Ambiguous Freedom

gus painting

Mr. Van Sant’s “Untitled (Hollywood 4),” 2018-2019, watercolor on linen. Credit Gus Van Sant and Vito Schnabel Projects.

Film maker Gus Van Sant is known for “Drugstore Cowboy,” “My Own Private Idaho,” and “Good Will Hunting.” I didn’t know he also painted. Watercolor on linen is an unfamiliar combination for me. I’m not sure I would look too closely at these pallid paintings without knowing they were the work of a renowned film director. They remind of the background of a cartoon by Barry Blitt.

No one should confuse the soft-spoken painter with the wild characters in his films and paintings. “Artists are not necessarily the performers,” he says. “They’re industrious. They adhere to rules, and they actually work.” As an example, he points to Jack Kerouac’s relationship with his muse, Neal Cassady: “Kerouac is disciplined and Neal Cassady is the freak, driving him around and partying.” Artists, Mr. Van Sant says, are often “attracted to the characters that seem to be freer than they are.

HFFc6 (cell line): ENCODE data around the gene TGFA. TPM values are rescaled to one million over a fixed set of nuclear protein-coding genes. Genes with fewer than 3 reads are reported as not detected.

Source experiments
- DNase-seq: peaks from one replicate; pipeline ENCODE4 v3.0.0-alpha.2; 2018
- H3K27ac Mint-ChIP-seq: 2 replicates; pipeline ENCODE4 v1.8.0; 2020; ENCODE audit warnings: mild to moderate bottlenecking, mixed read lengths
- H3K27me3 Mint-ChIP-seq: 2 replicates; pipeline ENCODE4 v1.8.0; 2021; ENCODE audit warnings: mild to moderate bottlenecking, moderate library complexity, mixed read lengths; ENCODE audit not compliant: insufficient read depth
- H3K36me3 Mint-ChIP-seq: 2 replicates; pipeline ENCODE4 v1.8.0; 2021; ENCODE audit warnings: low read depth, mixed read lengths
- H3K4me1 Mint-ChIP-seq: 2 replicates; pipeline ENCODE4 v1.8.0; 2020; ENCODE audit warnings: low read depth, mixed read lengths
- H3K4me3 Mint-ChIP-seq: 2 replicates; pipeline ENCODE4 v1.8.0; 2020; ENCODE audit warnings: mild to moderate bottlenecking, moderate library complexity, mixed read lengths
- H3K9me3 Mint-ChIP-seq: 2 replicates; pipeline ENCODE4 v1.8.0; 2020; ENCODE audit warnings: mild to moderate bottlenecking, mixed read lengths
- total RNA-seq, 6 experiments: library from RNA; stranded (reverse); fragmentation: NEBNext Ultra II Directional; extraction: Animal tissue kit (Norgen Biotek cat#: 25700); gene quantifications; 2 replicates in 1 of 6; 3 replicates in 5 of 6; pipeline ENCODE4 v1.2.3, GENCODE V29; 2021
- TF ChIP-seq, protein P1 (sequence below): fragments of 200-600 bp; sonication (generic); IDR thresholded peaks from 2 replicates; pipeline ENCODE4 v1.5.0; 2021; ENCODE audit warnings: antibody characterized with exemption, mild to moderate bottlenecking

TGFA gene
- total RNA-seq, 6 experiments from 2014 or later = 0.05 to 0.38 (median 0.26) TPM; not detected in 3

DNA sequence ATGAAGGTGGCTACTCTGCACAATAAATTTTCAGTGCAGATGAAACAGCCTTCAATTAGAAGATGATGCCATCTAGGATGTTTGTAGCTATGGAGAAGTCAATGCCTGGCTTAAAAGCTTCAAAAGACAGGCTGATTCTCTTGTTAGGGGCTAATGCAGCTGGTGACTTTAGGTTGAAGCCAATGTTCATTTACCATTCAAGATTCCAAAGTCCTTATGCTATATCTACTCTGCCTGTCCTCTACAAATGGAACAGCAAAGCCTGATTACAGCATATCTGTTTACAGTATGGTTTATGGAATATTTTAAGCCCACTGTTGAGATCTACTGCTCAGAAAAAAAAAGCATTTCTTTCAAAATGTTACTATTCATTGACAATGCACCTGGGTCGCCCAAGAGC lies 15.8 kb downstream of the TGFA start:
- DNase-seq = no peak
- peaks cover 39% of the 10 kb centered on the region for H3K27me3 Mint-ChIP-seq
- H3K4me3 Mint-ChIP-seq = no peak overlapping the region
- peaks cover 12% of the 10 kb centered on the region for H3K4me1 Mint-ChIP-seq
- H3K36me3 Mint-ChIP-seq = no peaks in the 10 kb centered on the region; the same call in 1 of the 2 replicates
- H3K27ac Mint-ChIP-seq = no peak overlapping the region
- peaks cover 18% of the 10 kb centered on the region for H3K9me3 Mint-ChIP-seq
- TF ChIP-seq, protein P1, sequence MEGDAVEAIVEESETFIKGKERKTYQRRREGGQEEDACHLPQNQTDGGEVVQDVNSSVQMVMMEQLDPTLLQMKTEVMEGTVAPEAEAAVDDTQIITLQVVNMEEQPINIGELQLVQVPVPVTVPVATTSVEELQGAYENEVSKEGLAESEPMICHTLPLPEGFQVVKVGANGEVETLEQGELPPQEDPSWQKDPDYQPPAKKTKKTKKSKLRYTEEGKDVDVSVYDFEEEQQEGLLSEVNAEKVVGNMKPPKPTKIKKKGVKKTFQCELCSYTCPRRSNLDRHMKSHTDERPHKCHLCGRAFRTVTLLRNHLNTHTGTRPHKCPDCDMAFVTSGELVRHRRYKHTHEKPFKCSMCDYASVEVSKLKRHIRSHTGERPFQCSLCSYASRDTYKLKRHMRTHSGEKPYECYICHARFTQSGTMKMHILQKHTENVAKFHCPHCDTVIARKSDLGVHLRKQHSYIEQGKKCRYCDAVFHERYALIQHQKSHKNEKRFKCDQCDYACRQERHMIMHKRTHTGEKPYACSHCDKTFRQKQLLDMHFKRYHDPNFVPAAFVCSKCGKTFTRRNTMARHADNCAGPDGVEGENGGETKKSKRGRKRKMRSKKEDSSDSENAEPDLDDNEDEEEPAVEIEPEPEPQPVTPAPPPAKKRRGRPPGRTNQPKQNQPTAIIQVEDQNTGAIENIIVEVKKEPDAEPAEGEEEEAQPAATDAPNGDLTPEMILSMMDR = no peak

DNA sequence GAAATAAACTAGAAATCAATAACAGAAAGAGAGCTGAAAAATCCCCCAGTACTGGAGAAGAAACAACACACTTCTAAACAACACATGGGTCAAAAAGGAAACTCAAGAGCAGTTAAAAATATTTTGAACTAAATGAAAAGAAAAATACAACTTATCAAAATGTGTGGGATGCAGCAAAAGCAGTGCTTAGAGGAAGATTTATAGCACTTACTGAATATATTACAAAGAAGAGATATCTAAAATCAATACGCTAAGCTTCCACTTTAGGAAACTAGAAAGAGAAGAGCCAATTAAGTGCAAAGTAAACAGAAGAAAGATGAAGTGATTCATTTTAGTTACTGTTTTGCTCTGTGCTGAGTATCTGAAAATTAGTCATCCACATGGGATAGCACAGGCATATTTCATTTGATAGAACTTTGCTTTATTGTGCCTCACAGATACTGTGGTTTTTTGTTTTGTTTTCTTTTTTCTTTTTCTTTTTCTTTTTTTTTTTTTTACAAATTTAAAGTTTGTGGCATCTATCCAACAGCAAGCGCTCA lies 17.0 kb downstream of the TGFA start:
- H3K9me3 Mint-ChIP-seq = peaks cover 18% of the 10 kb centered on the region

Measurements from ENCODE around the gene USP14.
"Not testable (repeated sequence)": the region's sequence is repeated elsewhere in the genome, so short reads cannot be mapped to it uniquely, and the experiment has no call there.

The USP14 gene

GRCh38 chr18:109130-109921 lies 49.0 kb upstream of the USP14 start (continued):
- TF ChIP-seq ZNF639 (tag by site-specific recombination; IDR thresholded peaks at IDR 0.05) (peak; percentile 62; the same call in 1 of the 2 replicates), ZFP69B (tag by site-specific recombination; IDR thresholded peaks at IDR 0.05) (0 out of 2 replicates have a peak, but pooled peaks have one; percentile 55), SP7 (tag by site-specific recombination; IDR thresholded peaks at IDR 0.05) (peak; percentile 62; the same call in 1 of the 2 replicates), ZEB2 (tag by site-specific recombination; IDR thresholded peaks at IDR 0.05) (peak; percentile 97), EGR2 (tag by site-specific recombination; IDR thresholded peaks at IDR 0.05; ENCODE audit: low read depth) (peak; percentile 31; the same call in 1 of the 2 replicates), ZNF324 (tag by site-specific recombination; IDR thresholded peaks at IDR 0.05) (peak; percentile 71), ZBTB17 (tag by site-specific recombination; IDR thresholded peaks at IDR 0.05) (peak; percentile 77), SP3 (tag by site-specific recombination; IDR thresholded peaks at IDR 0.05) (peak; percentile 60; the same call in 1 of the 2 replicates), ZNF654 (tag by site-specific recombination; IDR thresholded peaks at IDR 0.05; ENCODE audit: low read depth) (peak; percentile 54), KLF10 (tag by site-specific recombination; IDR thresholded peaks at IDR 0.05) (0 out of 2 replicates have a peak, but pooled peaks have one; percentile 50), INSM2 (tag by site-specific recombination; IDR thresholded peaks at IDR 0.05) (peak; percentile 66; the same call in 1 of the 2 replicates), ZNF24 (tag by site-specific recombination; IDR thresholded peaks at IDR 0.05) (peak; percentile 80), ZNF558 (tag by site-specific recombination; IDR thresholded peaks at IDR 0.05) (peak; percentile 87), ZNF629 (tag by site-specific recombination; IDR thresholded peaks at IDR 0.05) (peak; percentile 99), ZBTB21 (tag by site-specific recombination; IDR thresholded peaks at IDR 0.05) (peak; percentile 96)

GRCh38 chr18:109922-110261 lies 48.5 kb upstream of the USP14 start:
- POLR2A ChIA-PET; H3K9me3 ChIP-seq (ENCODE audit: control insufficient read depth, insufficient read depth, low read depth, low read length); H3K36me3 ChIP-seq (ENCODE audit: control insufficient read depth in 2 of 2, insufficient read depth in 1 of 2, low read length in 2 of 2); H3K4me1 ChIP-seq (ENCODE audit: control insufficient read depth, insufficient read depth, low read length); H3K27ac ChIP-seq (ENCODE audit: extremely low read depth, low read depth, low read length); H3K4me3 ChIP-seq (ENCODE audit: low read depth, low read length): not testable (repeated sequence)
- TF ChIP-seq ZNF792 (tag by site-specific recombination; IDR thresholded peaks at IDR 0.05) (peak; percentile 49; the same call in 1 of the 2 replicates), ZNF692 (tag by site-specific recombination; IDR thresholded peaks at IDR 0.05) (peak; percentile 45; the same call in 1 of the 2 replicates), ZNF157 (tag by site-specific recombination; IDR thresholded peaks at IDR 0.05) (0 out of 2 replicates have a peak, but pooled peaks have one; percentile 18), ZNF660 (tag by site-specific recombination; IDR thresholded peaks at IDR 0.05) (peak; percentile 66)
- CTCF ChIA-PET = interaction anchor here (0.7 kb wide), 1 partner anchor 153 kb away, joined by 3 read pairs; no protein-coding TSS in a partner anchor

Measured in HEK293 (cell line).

(Jonathan Griffin, “Gus Van Sant’s Next Picture Will Be a Watercolor,” NYTimes, 9-8-19)

“… Freer than they are.” I’m struck by the ambiguity of the pronoun “they.” Its antecedent could be either “artists” or “characters.” Each way, the statement makes an interesting, but different, point.

(c) 2019 JMN

About JMN

I live in Texas and devote much of my time to easel painting on an amateur basis. I stream a lot of music, mostly jazz, throughout the day, and watch Netflix and Prime Video for entertainment. I like to read and memorize poetry.
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